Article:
You can’t blame the eight-inch pipe that brought Bertha to a screeching halt. The is something satisfactory about that pipe beating the odds. A steel pipe destroying the largest tunnel boring machine on Earth? It’d be inspirational if it weren’t for the 80 million dollars lost.

It wasn’t Bertha Knight Landes’ fault. While Bertha the digging machine was named after her, the first and only woman mayor in Seattle history died in 1943. At no point during her administration did she ever advocate for a tunnel.

You can’t blame the City Council, they didn’t want Bertha the tunnel machine or the tunnel she was digging. And maybe they were grasping at straws by voting for Opportunity Village, but that’s because they knew they didn’t want people to be homeless and having homeless people rolling down steep hills and dying on the interstate was not something they wanted to discuss during the coming year’s campaign.

You can’t blame the police department. Yes, they did round up the homeless population of Seattle and escort them forcibly to a hole. But they were just doing their jobs, which is working for the people of Seattle. They were just attempting to provide transport to a place where the homeless could go and be safe, like a mine that has never had cave-ins or a prison that’s not for bad people. Certainly, they may have overstepped their boundaries on a few occasions but that’s why we have the police. And, anyway, the Justice Department will look into it later.

You can’t blame the mayor. He didn’t come up with the name “Opportunity Village,” I’m sure a staffer did that and picked up the vinyl banner. It’s not like the mayor forced any of the people into that hole, the police did that, and he has little to no control over them. And I don’t care what anybody says, uninspiring leadership is not a crime and  he did insist the Opportunity Village was a temporary situation. As for the botched ribbon cutting, you can’t hold him at fault.

You can’t blame the novelty scissors for not cutting, because the word “novelty” is in their name. Sure, you could say that the other part of their name is scissors and that seems to indicate usage, but I would argue back that, much like rock, the word “novelty” trumps scissors.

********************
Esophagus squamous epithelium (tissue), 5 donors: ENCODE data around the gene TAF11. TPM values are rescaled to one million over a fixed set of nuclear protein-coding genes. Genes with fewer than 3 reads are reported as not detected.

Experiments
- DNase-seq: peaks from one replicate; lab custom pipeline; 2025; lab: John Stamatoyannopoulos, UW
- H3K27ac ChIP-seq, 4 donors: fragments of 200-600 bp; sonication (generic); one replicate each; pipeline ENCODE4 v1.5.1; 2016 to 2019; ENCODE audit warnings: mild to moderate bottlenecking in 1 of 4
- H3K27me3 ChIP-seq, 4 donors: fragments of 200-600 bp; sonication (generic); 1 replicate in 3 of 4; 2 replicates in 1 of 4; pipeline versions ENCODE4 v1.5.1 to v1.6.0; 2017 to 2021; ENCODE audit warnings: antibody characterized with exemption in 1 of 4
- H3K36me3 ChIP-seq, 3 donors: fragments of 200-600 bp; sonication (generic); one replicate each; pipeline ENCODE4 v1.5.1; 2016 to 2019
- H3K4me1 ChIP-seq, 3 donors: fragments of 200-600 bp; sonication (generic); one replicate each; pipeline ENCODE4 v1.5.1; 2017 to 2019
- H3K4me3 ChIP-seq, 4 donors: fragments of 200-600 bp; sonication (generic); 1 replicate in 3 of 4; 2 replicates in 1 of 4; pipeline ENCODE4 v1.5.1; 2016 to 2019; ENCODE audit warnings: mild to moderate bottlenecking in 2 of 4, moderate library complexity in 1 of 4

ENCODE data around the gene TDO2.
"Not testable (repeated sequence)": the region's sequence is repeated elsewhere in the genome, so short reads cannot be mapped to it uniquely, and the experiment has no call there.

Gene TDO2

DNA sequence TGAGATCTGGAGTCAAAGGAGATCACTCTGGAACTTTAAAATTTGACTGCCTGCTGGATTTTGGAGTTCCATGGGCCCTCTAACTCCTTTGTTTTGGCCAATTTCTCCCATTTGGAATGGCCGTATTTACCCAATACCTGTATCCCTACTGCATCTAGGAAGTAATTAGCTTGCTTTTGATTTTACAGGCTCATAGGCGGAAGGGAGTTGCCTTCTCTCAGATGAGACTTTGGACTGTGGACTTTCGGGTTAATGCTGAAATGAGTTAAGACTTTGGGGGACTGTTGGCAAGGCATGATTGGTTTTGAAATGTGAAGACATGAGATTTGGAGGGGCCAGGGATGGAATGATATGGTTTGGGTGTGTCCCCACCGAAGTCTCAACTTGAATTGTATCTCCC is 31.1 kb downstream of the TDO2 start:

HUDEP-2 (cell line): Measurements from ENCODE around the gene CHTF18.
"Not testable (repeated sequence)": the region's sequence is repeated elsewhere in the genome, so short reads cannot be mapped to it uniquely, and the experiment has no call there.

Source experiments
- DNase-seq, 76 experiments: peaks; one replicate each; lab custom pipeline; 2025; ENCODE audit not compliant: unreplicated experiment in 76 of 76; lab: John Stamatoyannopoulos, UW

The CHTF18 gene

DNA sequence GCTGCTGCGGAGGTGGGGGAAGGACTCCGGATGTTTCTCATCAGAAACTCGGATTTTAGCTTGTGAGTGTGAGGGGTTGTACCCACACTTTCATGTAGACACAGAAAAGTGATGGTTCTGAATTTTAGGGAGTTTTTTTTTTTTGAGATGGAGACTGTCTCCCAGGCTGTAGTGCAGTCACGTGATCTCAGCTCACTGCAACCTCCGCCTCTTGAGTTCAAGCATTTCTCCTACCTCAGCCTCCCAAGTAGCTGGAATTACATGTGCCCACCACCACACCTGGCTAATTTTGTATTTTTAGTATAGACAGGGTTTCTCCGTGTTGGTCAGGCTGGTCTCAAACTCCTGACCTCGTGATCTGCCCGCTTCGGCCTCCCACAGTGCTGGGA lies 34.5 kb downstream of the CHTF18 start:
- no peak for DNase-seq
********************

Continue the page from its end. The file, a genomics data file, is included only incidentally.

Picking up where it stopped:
You can’t blame the local media and when I say local media, I mean the interns who blog for the Times and The Stranger. While they did ridicule the oversizeness of the mayor’s scissors they weren’t the people who wrote the mayor’s speech and included the phrase “planting the seeds of progress” which, needless to say, is not a good line to read while forcing oppressed homeless people into a hole. Sure, The Stranger intern introduced the idea of mole people, but she never said the homeless were mole people.

And you can’t blame the Internet for picking up the idea of “Seattle’s homeless are mole people” and running with it in every direction like a bad dog with a piece of cooked spaghetti. It was really a meme too good to pass up. And you really can’t blame the Internet, because it’s a cesspit of human desire, and if the Internet people hear that you’ve said anything bad about them they will take your money and erase pictures of your children.

You can’t blame the majority of homeless who erupted in violence after the botched ribbon cutting ceremony ended and an attempt was made to usher them into Opportunity Village. There was not exactly a welcoming feeling. Plus, when the rest of the city decides to put you in a hole in the ground, there are going to be some hard feelings. And you can’t blame them for throwing punches on their way out or for ripping down the Opportunity Village sign or for throwing cans of lima and green beans.